“Larger particles can’t cross the barrier from the lungs to the bloodstream,” says Weiss, “but the ultrafine particles can. So because of that, and partly because of their increased exposed surface area, there’s more of an opportunity for them to have reactions that will cause inflammation.” The only way to avoid this inflammation—short of somehow removing particles from the air around you—is to spend less time near major highways.
“For people who move away from the highway, it’s like they quit smoking,” says Wig Zamore, a longtime resident of Somerville with a master’s degree in urban planning. Over the past decade, Zamore has worked with community groups on public health and clean-air issues, and is a member of the CAFEH steering committee, a group of academics and community members who help guide the study’s research.
“Their risk pretty immediately starts to go down, and for the people who move closer to a highway, their risk immediately starts to go up over a matter of just a couple years,” he says, citing a 2009 study by the University of British Columbia.
The problem is, of course, that many people living near highways don’t have the financial means to move. According to Zamore, of the 35 million Americans who live by a major four-lane highway, roughly 18 percent are renters or live in low-income housing.
Tina Wang deals with new immigrants in Chinatown every day as a translator for the Chinese Progressive Association, a neighborhood advocacy group. Four years ago, she moved to the United States from China. She says that most of the community members she knows are aware that living near a major highway isn’t great for their health, but they simply have nowhere else to go.
“[One man] told me, ‘How can I leave? I don’t have more money to move out. I [waited] more than five years to get this low-income apartment.’ He knows there’s pollution from the highway. He knows it’s not good. But he asks me, ‘What else can I do?’ ”
Wang is a member of CAFEH’s field staff, a group of 23 people who live mostly in the study’s target neighborhoods. To assess the health impacts of ultrafine particulates in those areas, CAFEH not only needs air samples; it needs biological data, too—so members of the field team go door-to-door, convincing neighbors to answer medical questionnaires, submit to blood pressure tests and give blood samples during weekly clinics held at a central location in each participating neighborhood.
Over four years, the field team has canvassed Somerville, Dorchester, Chinatown and Malden—all areas where the CAFEH RV has collected air-quality data. So far, they’ve recruited 700 participants, 450 of whom have attended the CAFEH-run clinics.
“To our knowledge, our study is the only one that’s both measuring ultrafines near the highway and looking at biological markers of people living in those areas,” says Brugge. That’s only part of what makes the study distinctive, he says. CAFEH’s philosophy is to involve community members not just as sources of data, but also as colleagues in its research, as Tina Wang and Wig Zamore are.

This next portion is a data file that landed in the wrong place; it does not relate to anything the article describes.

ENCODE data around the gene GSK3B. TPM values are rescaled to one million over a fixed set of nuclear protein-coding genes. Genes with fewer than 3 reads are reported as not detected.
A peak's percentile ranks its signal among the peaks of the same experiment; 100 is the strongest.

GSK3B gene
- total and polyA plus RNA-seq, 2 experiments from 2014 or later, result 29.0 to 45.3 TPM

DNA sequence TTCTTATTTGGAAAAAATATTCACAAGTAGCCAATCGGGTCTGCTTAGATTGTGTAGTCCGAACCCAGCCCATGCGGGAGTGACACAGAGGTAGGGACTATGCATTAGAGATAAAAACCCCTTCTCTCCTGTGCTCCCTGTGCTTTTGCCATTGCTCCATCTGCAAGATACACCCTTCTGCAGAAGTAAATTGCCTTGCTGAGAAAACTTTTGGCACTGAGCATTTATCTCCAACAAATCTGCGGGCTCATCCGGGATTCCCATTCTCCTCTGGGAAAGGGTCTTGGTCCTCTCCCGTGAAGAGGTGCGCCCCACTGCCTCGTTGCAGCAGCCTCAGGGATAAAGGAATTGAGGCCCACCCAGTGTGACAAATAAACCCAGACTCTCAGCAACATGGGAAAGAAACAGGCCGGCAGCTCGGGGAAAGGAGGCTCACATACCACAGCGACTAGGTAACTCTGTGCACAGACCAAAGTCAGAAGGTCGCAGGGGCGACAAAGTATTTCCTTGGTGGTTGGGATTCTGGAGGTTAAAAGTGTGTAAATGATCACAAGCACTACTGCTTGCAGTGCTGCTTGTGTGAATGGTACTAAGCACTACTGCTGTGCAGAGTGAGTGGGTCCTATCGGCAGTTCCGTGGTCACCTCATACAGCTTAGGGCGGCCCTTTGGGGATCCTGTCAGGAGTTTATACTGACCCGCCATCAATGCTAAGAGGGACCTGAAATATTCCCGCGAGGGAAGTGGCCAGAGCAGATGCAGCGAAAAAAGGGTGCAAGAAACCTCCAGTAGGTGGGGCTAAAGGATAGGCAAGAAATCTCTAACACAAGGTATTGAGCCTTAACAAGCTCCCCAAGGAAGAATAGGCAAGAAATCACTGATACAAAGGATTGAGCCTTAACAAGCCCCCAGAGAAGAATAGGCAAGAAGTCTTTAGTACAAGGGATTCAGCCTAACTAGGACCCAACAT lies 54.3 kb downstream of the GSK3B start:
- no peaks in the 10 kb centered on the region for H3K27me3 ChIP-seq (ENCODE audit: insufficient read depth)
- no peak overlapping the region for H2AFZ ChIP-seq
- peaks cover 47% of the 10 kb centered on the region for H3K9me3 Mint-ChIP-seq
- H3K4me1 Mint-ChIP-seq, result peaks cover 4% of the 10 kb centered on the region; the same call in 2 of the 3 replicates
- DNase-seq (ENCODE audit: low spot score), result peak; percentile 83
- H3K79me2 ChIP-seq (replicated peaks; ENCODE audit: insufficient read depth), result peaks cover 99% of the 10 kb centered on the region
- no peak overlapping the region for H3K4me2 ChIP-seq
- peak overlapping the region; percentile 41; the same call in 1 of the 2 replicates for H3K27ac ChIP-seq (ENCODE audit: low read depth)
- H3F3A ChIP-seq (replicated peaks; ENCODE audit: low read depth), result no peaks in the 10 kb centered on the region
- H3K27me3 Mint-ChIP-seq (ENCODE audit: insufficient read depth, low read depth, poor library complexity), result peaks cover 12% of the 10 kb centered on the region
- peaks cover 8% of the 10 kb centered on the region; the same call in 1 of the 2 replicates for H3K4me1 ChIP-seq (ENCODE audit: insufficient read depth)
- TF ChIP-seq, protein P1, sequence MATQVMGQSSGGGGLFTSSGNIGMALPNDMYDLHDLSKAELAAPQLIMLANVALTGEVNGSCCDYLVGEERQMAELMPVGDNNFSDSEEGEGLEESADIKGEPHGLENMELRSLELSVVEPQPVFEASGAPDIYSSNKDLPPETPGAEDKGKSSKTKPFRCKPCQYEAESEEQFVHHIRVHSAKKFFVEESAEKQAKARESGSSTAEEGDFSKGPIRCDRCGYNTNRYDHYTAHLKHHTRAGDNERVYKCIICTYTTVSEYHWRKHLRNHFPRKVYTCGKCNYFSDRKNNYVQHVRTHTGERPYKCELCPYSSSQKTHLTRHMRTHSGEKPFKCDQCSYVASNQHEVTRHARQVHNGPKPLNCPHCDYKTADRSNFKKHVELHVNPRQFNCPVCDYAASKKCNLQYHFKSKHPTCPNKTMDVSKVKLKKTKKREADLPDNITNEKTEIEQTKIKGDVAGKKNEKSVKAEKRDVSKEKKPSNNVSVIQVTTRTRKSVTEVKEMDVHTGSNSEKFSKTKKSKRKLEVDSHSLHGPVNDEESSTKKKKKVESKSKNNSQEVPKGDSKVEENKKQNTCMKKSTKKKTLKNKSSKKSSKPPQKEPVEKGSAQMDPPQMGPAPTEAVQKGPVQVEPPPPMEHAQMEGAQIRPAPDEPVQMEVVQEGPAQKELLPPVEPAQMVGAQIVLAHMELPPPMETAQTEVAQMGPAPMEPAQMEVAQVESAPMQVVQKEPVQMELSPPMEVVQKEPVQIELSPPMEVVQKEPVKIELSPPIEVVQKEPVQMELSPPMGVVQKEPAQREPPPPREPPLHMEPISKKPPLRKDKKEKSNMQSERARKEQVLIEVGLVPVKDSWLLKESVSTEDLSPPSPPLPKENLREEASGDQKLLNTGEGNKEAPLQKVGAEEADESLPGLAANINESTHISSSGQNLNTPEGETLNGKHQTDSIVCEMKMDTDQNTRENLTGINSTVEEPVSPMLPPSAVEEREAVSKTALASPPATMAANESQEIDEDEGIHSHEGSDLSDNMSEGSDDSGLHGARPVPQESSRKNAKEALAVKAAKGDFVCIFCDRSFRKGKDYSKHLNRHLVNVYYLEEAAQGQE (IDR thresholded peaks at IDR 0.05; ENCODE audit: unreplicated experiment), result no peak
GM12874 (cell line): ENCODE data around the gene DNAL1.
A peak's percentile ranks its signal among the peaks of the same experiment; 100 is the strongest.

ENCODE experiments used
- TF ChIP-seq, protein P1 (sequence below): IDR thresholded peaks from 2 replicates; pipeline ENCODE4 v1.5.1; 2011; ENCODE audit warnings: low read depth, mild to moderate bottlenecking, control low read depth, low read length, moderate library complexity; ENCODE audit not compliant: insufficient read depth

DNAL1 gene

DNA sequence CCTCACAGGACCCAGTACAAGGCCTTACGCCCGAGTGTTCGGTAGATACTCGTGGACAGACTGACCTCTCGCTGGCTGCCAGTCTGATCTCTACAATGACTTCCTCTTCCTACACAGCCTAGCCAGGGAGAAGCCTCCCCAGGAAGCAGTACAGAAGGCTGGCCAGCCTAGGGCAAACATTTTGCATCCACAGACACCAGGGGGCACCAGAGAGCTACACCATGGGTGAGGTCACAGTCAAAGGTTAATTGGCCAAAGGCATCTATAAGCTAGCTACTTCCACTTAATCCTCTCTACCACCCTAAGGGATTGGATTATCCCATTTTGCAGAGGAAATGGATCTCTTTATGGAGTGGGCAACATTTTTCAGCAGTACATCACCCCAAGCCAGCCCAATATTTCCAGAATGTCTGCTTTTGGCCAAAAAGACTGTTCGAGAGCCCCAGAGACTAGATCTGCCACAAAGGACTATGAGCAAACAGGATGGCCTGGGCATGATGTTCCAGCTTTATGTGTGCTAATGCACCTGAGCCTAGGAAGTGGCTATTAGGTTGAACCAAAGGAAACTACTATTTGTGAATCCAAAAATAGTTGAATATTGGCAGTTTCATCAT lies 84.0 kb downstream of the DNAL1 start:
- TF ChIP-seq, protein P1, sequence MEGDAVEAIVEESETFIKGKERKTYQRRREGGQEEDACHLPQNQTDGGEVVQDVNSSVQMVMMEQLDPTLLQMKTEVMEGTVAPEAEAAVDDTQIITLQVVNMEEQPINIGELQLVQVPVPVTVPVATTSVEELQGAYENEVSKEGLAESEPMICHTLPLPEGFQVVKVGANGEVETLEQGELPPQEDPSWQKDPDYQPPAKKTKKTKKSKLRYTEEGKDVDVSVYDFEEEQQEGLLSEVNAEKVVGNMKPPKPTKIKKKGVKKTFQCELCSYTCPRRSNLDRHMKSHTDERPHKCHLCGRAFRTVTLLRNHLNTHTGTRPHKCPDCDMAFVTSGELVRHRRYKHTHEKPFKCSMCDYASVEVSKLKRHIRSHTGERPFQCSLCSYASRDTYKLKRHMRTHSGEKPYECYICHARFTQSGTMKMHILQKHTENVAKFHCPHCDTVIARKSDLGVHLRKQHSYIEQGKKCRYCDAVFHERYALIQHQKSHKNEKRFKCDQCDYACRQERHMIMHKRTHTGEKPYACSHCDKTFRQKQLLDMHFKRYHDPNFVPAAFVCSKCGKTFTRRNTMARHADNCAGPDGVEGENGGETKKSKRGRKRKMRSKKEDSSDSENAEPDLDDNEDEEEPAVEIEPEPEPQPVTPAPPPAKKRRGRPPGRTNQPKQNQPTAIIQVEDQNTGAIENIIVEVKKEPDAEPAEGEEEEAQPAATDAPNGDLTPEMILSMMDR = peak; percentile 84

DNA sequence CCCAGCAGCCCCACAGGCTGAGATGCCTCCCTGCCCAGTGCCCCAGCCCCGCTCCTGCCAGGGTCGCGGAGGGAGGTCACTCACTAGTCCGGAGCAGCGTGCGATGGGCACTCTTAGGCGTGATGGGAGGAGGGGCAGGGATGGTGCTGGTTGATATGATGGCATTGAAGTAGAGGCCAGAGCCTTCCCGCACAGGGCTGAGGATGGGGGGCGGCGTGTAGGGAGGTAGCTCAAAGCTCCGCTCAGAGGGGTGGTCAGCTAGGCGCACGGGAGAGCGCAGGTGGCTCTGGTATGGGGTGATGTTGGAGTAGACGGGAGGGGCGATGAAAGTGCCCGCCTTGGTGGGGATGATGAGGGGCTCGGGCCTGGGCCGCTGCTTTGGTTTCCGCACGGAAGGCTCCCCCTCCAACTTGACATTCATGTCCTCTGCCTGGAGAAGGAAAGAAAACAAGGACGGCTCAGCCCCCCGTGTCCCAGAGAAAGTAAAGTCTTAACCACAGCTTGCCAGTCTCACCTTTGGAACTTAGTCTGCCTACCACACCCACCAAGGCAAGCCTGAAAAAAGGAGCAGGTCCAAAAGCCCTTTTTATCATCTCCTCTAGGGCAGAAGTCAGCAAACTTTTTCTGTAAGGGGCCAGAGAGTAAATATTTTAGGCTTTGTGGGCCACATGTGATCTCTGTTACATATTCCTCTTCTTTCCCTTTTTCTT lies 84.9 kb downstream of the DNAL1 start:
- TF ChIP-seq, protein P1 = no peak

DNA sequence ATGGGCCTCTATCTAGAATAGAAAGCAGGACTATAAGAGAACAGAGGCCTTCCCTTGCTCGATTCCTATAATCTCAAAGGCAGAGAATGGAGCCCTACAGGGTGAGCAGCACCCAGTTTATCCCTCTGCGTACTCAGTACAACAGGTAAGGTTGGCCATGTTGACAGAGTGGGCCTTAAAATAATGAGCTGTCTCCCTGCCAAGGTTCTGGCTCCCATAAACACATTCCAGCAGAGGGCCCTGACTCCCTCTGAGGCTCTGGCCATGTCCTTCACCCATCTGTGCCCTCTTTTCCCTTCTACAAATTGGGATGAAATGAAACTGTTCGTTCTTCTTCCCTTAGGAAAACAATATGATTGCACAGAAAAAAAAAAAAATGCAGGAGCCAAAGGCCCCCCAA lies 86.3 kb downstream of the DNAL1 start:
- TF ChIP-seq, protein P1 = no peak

Other researchers in the public health community are taking notice. “[CAFEH] is pretty unique in terms of its blend of hard-science approaches and attempts to both use community residents and keep the community informed throughout the project,” says Jonathan Levy, a professor of environmental health at Boston University, who is on the thesis committees of two Ph.D. students working with CAFEH—Allison Patton from Tufts School of Engineering and Kevin Lane at the BU School of Public Health.
The benefits of collaboration are many. As Tina Wang sees it, even a task as simple as filling out a survey or giving blood can help embolden those involved. “[Chinatown residents] don’t have high expectations for the government doing something for Chinatown. But if they can do a little bit for the community, [by participating in the study], they feel powerful.”
One City’s Response
Some communities aren’t simply waiting for the final results before they do something. Tucked into a bend in the Mystic River lies Somerville’s Ten Hills neighborhood—a tiny, wedge-shaped slice of land covering 50 acres. The mayor of Somerville calls it home, as do two city aldermen. Driving through, it’s easy to see why there’s an allure to the place. Its trim streets are lined with trees, and people wave to each other in the parks and running trails that flank the river. It’s a gem of a neighborhood. But at 5 p.m. on a Tuesday, with almost no visible traffic nearby, you can hear the steady drone of car and truck engines.
Ten Hills is cut off from the rest of Somerville by two major highways. To the east, it’s hemmed in by Route 28, which brings traffic across the Mystic River and into the neighboring city of Medford. To the south, it stops abruptly at Interstate 93.
Somerville Mayor Joseph Curtatone is incensed about the interstate. He was just seven years old when it opened in 1973, splitting the city in two. Nearly 40 years later, he still hears complaints about the highway from his neighbors. “It really changed the canvas of the city,” he says. “Today, people sort of accept it in bewilderment, and say, ‘How the hell did anyone ever make that decision? How did this happen?’ [The highway] isn’t really servicing neighborhoods; it’s isolating them.”
And, he adds, it has a distinct impact on the health of Somervillians. The city is the most densely populated in New England, and with some 75,000 people concentrated on just four square miles of land, more than 11 percent of residents live within 400 meters of a major highway, according to estimates drawn from recent census data.